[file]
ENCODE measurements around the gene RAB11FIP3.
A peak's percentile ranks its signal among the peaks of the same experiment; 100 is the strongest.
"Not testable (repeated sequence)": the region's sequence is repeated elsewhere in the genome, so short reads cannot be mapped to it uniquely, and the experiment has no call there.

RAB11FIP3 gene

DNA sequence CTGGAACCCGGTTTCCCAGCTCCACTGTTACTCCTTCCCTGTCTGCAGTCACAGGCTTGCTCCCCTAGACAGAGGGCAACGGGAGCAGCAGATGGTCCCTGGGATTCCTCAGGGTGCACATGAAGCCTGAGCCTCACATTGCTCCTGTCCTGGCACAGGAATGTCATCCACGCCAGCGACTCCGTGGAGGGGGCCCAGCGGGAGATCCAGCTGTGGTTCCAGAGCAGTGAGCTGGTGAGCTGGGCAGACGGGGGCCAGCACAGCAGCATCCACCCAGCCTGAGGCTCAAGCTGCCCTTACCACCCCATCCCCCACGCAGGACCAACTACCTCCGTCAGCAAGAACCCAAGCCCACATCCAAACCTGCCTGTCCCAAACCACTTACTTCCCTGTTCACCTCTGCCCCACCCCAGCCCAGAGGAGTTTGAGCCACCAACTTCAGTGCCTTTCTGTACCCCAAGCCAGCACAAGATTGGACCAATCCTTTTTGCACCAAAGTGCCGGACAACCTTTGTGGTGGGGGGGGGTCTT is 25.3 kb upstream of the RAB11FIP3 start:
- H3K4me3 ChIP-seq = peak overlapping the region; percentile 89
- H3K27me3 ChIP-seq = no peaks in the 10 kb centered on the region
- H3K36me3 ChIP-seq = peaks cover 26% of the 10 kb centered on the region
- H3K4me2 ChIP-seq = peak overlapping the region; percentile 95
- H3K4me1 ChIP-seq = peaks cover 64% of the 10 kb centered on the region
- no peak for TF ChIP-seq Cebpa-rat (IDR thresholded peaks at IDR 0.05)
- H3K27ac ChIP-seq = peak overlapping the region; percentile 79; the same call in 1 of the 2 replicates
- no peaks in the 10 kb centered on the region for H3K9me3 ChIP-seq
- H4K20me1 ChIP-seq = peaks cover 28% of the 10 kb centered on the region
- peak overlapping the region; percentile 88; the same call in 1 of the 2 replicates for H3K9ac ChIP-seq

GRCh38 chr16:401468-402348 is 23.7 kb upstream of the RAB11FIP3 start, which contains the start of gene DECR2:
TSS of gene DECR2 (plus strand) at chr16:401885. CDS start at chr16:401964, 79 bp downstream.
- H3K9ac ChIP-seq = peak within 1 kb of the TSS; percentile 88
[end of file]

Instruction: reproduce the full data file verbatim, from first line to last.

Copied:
ENCODE measurements around the gene RAB11FIP3.
A peak's percentile ranks its signal among the peaks of the same experiment; 100 is the strongest.
"Not testable (repeated sequence)": the region's sequence is repeated elsewhere in the genome, so short reads cannot be mapped to it uniquely, and the experiment has no call there.

RAB11FIP3 gene

DNA sequence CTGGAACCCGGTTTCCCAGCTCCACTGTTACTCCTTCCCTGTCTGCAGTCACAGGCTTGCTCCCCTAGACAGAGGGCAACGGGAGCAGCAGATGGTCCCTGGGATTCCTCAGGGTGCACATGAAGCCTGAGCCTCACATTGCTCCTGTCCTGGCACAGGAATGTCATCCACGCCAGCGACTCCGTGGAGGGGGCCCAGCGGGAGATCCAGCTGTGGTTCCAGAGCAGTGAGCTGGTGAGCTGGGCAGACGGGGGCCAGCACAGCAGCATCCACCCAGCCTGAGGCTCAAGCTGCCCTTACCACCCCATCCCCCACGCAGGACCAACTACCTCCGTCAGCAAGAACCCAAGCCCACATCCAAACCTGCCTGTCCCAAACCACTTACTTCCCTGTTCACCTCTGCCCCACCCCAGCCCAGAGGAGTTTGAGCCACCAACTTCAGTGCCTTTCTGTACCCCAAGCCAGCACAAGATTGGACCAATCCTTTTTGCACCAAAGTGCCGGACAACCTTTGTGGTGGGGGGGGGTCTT is 25.3 kb upstream of the RAB11FIP3 start:
- H3K4me3 ChIP-seq = peak overlapping the region; percentile 89
- H3K27me3 ChIP-seq = no peaks in the 10 kb centered on the region
- H3K36me3 ChIP-seq = peaks cover 26% of the 10 kb centered on the region
- H3K4me2 ChIP-seq = peak overlapping the region; percentile 95
- H3K4me1 ChIP-seq = peaks cover 64% of the 10 kb centered on the region
- no peak for TF ChIP-seq Cebpa-rat (IDR thresholded peaks at IDR 0.05)
- H3K27ac ChIP-seq = peak overlapping the region; percentile 79; the same call in 1 of the 2 replicates
- no peaks in the 10 kb centered on the region for H3K9me3 ChIP-seq
- H4K20me1 ChIP-seq = peaks cover 28% of the 10 kb centered on the region
- peak overlapping the region; percentile 88; the same call in 1 of the 2 replicates for H3K9ac ChIP-seq

GRCh38 chr16:401468-402348 is 23.7 kb upstream of the RAB11FIP3 start, which contains the start of gene DECR2:
TSS of gene DECR2 (plus strand) at chr16:401885. CDS start at chr16:401964, 79 bp downstream.
- H3K9ac ChIP-seq = peak within 1 kb of the TSS; percentile 88